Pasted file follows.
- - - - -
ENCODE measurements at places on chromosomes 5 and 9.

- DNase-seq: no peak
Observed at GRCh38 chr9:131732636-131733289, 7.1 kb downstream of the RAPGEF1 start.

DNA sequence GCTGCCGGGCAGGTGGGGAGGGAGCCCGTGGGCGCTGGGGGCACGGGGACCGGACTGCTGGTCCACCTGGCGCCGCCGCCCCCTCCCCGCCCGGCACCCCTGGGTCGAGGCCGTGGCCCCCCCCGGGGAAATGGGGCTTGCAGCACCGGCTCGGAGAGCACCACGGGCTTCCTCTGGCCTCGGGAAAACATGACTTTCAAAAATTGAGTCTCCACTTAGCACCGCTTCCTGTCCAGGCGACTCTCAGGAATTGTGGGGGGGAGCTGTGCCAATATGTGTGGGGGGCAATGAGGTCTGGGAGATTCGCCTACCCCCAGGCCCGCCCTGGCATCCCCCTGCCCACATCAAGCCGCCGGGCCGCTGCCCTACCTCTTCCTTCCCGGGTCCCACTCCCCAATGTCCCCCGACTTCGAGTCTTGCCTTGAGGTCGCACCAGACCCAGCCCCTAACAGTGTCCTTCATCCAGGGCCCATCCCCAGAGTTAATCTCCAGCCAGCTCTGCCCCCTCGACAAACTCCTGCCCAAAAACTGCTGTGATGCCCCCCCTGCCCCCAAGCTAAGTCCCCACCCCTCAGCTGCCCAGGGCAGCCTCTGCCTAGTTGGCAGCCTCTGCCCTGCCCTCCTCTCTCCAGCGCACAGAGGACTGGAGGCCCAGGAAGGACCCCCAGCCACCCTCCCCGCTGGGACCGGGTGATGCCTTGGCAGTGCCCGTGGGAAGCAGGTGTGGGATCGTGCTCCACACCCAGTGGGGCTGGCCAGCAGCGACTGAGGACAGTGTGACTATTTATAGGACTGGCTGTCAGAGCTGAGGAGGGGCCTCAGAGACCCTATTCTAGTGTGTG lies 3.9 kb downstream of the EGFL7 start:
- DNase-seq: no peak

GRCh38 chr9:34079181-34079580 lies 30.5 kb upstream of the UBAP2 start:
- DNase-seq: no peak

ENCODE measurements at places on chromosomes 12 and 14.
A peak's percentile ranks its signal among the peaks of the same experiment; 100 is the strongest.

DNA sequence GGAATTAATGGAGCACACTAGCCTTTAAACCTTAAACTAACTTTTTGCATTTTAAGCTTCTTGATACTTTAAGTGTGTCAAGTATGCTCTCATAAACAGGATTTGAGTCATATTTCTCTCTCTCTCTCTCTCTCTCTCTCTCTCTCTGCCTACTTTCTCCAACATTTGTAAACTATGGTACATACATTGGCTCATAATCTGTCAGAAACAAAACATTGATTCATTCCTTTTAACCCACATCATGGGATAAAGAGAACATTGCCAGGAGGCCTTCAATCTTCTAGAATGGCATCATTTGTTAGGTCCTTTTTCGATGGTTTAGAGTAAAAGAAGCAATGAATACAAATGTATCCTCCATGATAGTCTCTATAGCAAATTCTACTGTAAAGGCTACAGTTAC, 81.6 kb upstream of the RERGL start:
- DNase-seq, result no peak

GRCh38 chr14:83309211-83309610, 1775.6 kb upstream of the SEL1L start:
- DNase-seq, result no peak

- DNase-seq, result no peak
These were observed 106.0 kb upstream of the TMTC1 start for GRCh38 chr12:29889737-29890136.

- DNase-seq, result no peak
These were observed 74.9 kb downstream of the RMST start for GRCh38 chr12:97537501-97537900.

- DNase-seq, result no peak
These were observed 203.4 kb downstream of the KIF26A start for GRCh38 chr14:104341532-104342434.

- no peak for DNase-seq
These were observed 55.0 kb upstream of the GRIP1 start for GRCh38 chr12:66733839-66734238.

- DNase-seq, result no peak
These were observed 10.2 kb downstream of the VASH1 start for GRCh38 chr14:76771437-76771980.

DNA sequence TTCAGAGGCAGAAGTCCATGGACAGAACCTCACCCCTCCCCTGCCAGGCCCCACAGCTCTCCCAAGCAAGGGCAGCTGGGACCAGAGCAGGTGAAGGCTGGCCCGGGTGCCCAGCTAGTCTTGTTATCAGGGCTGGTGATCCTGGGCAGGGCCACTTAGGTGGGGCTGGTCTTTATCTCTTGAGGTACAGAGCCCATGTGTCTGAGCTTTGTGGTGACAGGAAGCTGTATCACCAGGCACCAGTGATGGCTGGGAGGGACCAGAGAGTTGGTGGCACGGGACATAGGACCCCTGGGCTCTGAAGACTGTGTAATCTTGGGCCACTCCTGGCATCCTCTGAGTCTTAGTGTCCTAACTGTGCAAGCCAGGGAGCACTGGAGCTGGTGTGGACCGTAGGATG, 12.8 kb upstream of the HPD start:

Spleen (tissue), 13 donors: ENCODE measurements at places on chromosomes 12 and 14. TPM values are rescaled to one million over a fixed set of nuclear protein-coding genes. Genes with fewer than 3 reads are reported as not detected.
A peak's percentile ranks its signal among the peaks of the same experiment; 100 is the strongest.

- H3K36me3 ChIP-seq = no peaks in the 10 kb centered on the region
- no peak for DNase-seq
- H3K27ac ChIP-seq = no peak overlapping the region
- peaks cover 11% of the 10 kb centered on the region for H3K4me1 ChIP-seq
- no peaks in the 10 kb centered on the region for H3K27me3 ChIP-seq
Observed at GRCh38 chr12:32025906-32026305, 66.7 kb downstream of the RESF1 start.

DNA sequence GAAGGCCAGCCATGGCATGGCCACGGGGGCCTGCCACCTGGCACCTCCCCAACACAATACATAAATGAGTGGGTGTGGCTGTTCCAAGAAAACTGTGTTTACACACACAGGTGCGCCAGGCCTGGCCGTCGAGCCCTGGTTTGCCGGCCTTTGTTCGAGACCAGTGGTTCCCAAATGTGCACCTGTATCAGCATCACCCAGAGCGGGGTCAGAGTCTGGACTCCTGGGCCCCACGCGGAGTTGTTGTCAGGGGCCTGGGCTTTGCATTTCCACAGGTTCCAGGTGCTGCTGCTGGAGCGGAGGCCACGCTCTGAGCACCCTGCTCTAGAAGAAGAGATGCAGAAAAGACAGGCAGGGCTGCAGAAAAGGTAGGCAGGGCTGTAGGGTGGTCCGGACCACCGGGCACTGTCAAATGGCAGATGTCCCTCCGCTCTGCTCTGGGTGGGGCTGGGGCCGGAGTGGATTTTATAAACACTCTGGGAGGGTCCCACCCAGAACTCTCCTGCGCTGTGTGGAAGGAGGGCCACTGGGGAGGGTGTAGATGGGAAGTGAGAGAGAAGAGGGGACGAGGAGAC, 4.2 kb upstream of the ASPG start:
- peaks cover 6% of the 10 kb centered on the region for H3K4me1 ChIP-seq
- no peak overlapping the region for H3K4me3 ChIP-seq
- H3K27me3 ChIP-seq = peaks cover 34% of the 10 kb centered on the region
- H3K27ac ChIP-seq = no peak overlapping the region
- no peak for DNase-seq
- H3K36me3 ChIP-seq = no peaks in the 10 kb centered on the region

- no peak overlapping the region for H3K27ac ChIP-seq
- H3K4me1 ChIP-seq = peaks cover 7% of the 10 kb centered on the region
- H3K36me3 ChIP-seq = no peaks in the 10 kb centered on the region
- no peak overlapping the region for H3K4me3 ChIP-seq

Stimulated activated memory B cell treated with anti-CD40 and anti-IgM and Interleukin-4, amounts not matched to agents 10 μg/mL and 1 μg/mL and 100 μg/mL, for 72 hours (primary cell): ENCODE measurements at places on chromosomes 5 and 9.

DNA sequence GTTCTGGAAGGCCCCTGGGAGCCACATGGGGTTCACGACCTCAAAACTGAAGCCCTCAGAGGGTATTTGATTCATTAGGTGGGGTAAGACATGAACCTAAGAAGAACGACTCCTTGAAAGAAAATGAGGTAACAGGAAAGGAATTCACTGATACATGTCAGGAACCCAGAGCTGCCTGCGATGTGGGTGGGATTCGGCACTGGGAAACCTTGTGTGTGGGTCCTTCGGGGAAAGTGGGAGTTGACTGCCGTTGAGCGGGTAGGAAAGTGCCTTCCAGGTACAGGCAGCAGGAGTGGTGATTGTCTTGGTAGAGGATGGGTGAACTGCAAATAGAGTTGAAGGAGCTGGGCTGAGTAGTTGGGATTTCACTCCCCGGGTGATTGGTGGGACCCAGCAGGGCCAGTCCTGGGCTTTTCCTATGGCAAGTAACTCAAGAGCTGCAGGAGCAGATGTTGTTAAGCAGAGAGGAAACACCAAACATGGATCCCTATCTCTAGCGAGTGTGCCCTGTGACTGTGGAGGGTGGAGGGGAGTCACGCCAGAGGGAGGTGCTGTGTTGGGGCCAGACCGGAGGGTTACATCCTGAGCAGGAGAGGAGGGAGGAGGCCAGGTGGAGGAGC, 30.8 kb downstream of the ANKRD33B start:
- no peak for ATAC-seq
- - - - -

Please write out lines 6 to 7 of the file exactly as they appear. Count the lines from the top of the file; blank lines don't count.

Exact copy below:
GRCh38 chr9:34079181-34079580 lies 30.5 kb upstream of the UBAP2 start:
- DNase-seq: no peak